The chief inspector of schools has clashed with council leaders, accusing them of “Ofsted bashing” to detract from their own failures in overseeing education.
In a speech dubbed “very patronising” by its audience, Sir Michael Wilshaw said those who criticised the inspectorate for changing its mind about the quality of schools in Birmingham following the Trojan Horse scandal had “very little understanding” of it.
Wilshaw was responding to criticisms made by the Local Government Association that Ofsted was losing credibility due to its habit of reinspecting and downgrading schools after they hit the headlines. Five Birmingham schools were reinspected and downgraded to inadequate following the controversy over an alleged plot to introduce Islamisaton into schools across the city.
Speaking at the National Children and Adults Services Conference in Manchester, Sir Michael said: “Those of you who would question why outstanding schools in Birmingham could so quickly decline to inadequate have very little understanding of how things can go so badly wrong, when sudden changes in leadership trigger a set of events that lead to failure. Those headteachers who had spent their careers improving schools in Birmingham were intimidated and marginalised out of their jobs and received little or no support from the local authority.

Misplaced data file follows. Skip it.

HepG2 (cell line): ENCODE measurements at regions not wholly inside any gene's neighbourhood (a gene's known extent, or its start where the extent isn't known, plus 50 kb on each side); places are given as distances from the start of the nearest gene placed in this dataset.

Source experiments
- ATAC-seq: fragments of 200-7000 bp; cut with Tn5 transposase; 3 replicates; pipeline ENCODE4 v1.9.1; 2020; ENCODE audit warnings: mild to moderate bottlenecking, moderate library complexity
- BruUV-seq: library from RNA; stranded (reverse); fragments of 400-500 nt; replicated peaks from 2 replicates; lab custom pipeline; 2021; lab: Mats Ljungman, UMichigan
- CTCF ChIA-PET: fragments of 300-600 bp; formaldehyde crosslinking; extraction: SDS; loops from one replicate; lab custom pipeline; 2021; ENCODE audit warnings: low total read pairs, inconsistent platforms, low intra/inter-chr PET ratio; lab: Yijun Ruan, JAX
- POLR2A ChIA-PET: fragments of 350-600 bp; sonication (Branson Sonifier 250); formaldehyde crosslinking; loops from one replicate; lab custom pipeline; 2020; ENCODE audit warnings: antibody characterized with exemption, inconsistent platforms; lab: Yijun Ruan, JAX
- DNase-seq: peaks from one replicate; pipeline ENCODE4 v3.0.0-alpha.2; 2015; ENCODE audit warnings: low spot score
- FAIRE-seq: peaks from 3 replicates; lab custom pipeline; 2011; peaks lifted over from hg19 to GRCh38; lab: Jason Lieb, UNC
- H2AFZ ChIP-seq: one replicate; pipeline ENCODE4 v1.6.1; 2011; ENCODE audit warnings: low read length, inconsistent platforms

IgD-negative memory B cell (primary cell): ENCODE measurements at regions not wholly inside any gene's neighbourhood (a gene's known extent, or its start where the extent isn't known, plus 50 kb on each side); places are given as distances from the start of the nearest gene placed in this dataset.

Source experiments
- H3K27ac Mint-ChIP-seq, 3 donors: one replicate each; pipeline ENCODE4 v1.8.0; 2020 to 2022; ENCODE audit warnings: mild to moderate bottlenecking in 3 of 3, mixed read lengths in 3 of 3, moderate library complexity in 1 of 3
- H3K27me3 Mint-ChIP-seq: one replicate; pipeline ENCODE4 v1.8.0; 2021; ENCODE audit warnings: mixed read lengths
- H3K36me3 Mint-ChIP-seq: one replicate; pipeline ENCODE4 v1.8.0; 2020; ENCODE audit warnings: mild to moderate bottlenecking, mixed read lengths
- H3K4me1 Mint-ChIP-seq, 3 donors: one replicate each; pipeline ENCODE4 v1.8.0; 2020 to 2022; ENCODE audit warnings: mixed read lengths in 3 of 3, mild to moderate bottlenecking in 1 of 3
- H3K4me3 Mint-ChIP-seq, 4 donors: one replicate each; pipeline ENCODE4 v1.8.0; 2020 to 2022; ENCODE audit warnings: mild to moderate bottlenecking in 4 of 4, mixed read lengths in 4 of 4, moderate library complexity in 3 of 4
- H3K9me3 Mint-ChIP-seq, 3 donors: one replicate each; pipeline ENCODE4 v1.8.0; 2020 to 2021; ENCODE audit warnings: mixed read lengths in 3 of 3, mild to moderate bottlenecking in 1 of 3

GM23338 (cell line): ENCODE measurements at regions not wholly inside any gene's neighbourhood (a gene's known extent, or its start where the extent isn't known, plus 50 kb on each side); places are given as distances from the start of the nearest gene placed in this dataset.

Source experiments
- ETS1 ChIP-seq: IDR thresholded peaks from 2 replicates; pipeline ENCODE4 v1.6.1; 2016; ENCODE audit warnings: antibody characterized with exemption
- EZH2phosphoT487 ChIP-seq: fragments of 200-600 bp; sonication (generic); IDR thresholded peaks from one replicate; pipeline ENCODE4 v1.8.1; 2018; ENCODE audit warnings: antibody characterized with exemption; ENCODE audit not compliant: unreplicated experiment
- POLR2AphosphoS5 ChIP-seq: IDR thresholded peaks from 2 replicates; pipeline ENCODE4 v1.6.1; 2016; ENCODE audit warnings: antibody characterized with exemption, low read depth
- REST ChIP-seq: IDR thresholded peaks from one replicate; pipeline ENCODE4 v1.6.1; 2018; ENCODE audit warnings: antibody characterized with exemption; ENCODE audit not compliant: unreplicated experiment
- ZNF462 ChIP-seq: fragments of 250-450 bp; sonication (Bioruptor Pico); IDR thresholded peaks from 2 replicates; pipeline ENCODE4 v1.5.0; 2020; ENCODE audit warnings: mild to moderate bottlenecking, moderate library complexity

In a call for improved standards in local authority supervision of education, he said that Ofsted had adapted over time, and that the LGA must also “reflect on whether, over the last half century, you have adapted and changed in the same way. You need to recognise that those in power have too often seen you as obstacles to change and to reform and improvement. I’m being frank with you this morning. Ofsted is here to challenge the system to do better. Are you prepared to do the same?”
Wilshaw began his speech saying he knew Ofsted was “unlikely to win any popularity contests”. By the end of it that was certainly the case amongst his audience.
Her hands shaking, Ayfer Orhan, a councillor in the London Borough of Enfield responsible for schools, children’s services and protection, said to Wilshaw in a question and answer session afterwards: “I hadn’t intended to ask a question today but following that speech, I found it very patronising and I’m quite angry with you. I don’t know who wrote it but you might need to go back to their manager.
“How do you respond to concerns from some that Ofsted is not independent and that its relationship with ministers is rather too cushy? Or that it’s deliberately failing schools so that they can become academised?”
Wilshaw replied: “That’s nonsense. None of my [inspectors] fail schools so that they become academised. In terms of the relationship with the department, it’s important that we get on with the department but sometimes we don’t. Sometimes I will disagree upon an issue. I’ve made no secret of the occasional bust up; we’re an independent inspectorate.”
Wilshaw also used the speech to criticise the “postcode lottery” in school quality.
“Regional variation in standards is holding our nation back,” he said. “We still have a postcode lottery in this country that consigns some children to substandard schools, yet provides others with excellent opportunities to fulfil their potential.”Reuse content